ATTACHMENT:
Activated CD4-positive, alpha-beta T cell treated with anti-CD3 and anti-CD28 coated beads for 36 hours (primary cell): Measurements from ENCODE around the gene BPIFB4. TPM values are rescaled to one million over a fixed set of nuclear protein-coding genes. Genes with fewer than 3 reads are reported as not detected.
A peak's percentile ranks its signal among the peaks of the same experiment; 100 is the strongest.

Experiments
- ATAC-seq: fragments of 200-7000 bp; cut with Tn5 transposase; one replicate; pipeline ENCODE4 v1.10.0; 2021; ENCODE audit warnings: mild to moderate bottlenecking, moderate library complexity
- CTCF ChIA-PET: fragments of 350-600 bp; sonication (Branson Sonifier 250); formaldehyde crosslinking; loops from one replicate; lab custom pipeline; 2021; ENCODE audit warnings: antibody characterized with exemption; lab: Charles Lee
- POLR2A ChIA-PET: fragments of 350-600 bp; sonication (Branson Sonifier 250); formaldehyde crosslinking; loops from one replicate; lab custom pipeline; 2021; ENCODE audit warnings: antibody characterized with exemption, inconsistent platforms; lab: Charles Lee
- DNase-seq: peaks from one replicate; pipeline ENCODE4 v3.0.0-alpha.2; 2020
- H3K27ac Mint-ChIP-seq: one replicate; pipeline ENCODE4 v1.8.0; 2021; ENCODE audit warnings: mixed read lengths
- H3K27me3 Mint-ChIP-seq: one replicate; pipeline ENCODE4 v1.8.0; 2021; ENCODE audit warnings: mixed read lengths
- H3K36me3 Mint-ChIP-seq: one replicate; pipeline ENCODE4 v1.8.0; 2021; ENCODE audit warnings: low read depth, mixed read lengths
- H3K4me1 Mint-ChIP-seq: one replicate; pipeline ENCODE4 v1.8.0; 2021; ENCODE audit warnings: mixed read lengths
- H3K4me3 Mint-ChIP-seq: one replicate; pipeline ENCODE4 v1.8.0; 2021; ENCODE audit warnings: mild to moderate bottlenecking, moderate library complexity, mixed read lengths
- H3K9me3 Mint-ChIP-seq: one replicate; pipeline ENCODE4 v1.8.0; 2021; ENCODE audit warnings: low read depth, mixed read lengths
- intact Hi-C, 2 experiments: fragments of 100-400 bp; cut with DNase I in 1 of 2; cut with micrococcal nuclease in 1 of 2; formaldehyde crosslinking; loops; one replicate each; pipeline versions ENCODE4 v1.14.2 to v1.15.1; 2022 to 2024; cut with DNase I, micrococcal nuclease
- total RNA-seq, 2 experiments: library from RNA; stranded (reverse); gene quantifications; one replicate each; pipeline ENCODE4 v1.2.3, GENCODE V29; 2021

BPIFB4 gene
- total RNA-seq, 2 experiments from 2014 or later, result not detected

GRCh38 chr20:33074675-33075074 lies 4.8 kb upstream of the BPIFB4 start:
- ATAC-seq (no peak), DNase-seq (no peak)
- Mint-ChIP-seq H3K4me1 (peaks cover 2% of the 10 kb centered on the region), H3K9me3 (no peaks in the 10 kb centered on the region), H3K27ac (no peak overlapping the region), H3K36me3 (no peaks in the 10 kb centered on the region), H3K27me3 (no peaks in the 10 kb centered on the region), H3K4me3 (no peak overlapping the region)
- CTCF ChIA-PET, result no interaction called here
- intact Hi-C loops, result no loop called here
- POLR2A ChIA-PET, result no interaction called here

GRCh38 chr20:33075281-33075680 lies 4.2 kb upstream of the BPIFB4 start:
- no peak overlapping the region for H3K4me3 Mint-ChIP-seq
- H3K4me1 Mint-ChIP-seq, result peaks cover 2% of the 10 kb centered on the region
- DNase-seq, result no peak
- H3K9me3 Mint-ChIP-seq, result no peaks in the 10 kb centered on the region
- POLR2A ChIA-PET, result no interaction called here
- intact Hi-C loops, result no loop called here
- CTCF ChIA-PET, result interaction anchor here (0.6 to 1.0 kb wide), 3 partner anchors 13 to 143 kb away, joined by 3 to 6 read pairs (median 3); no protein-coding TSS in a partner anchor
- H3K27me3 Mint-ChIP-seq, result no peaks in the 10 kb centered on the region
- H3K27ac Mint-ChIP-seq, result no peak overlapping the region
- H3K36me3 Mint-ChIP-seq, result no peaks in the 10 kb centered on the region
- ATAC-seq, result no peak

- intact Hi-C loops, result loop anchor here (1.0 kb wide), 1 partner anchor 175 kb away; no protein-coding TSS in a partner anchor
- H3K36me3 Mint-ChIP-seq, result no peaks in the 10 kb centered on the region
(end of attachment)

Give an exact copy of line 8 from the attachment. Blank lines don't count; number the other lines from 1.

- H3K27ac Mint-ChIP-seq: one replicate; pipeline ENCODE4 v1.8.0; 2021; ENCODE audit warnings: mixed read lengths